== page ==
These "bad spells" were often clearly not alcohol-related, although whatever drinking he did obviously must have exacerbated the problem. Blaming his death on drink alone seems far too simplistic. It is logical that, at some point after he left Richmond, he came down with another attack of his malady--whether or not he had been drinking at the time was possibly almost irrelevant--and left to what I suspect was (Moran's suspiciously defensive words to the contrary) the indifferent care of hospital workers, the combination of emotional stress, exhaustion, and possible starvation and dehydration finished him off. I'm convinced he did not have much of a will to live at this point, and it would not have taken a lot to end his existence. It was said that Mrs. Clemm always maintained that if she had only been able to nurse Poe herself, she could have pulled him through the episode as she had so often done before. That may have been true.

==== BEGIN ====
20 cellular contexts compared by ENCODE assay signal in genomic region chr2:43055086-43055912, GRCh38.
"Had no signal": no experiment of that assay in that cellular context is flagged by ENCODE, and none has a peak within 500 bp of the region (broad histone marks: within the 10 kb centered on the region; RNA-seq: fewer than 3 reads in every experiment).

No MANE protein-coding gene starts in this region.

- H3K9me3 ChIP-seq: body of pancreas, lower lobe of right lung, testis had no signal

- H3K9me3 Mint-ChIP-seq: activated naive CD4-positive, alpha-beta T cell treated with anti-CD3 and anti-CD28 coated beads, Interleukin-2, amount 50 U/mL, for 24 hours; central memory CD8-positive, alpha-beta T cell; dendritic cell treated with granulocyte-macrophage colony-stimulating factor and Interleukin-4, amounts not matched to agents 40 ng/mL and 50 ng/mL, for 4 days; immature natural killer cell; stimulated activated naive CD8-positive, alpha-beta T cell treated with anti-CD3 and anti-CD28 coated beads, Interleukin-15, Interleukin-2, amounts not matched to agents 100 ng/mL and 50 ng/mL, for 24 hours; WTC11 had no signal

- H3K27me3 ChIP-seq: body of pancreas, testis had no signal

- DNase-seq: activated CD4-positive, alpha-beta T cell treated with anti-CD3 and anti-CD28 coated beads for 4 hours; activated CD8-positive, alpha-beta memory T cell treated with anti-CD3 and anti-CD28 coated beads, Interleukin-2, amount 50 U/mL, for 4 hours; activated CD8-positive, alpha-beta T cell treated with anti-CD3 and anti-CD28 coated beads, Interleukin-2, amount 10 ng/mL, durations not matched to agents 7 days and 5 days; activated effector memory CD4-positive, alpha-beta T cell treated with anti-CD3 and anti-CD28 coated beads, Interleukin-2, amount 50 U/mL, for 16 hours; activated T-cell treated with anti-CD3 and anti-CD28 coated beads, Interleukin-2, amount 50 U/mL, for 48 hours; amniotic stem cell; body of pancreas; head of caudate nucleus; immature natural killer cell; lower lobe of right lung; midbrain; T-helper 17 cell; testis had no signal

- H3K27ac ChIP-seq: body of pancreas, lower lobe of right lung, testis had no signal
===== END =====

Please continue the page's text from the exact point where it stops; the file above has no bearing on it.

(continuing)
Marie Louise Shew Houghton told John Ingram that a doctor of her acquaintance had diagnosed Poe as having a "brain lesion," and heart trouble, which she knew would send him to an early grave. None of this is substantiated--certainly not by the doctor she named--and at the time she was writing to Ingram, Mrs. Houghton--who died soon afterwards--was not at all well herself. Her letters to Ingram are so strange, wild, and at times downright hallucinatory, they are patently the work of someone who tragically was losing--or had already completely lost--whatever wits she had once possessed. Her hysterical ravings can, at times, be downright frightening to read, and it is a sad indication of Ingram's desperate need for source material that he made biographical use of the few semi-coherent things she wrote. She may have been telling the truth. She may have been telling a complete fantasy. Either way, her statements do little to explain his known symptoms.